One time is etched in my memory. We were taken to a side room to see a young woman. Probably the same age as me. She was sitting up in bed putting her eyeliner on. The consultant asked me to listen to the back of her chest. When one was asked to listen, one had to go through the entire process of examination and auscultation, not simply use the stethoscope. So I started with palpation – where one feels the chest to see if there is any tender areas, then tried to assess the expansion of the chest – seeing whether there is any restriction of movement. Then I moved to percussion – that’s the finger tapping when you are listening for the different sounds made depending whether it is going through air or not. There are three sounds – normal, dull (when there is fluid) or hyper-resonant (when there’s virtually no tissue, just air). So I fumbled through those. Then at last I was ready to listen. The end of the stethoscope (the bit you place on the patient) usually has the option of listening through a diaphragm (the flat one) or a bell ( the cupped one) depending which frequency of sounds one is listening for. I checked mine was turned to diaphragm. It was. Nervously I placed the stethoscope on her back and asked her to breathe in and out through her mouth. I went from side to side up and down the chest. To be honest, I couldn’t really hear anything at all.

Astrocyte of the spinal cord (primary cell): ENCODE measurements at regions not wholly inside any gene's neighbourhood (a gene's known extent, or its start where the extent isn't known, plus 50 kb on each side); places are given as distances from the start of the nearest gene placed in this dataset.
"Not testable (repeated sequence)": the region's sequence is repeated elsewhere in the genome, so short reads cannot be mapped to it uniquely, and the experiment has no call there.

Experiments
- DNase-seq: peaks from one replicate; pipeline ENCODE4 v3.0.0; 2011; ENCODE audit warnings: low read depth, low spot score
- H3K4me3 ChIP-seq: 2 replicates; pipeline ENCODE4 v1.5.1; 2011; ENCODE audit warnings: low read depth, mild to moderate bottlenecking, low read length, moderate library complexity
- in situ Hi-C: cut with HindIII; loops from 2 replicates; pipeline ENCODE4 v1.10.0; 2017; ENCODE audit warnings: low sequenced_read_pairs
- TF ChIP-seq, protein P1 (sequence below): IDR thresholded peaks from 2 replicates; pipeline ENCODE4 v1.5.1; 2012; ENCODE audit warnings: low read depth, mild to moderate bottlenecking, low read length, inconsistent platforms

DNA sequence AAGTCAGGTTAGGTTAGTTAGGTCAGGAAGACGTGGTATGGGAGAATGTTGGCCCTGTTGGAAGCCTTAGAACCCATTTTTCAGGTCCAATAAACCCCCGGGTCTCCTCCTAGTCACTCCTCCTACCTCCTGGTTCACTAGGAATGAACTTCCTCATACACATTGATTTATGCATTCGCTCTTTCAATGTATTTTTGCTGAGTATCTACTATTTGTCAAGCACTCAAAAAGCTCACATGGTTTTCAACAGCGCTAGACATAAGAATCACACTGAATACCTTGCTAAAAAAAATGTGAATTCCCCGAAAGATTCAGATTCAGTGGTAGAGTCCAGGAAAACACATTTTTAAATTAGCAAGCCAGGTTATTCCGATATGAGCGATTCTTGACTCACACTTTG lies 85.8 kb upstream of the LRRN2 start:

I was about to start asking her to “Say 99” and continue to listen in an effort to hear increased vocal fremitus or whispering pectoriloquy (great terms and in those days useful signs – now probably superceded by routine scans and the like), when the consultant stopped me. “Well Miss Morgan, what did you hear?” “I didn’t hear any abnormal breath sounds.” I mumbled “No,” said the Consultant “I don’t expect you did.”

She was looking pretty pissed off. ” It would help if you put your stethoscope in your ears .” She wasn’t smiling. She didn’t find it funny. Not even remotely. I was beetroot with embarrassment. Sure enough, my stethoscope was simply dangling from my neck. It hadn’t been anywhere near my ears as I had painstakingly examined the patient.

The other students on my firm were relieved that they had not been the first ones to have been so completely and utterly humiliated. They were looking superior as if they would never do something as basically stupid as that. And they were finding it hard not to smirk.

But I was able to look back and realise that wasn’t the worst mistake to have made.

After all, during a cardiac arrest it wasn’t me that put the defibrillator paddles so low down on the patient that they didn’t shock the heart, they shocked the full bladder instead. And it dutifully contracted and emptied its entire contents over the Consultant who had been recalled from a posh function and had just appeared through the bedside curtain in his dinner suit.

Defibrillator paddles roughly where they should be. “Clear!”

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2 Responses to “First day on the wards”

  1. kate Says:

    oh so funny this one! Apart from this, I like that you explain to us what terms are – but I don’t know what auscultation means, and asheamed if its not a mediacl term! but there we go.x


    • I did wonder whether I put too much jargon in, but glad you liked it. perhaps this one is more educational than entertaining! If you haven’t already googled auscultation it just means to listen. Perhaps I should edit in……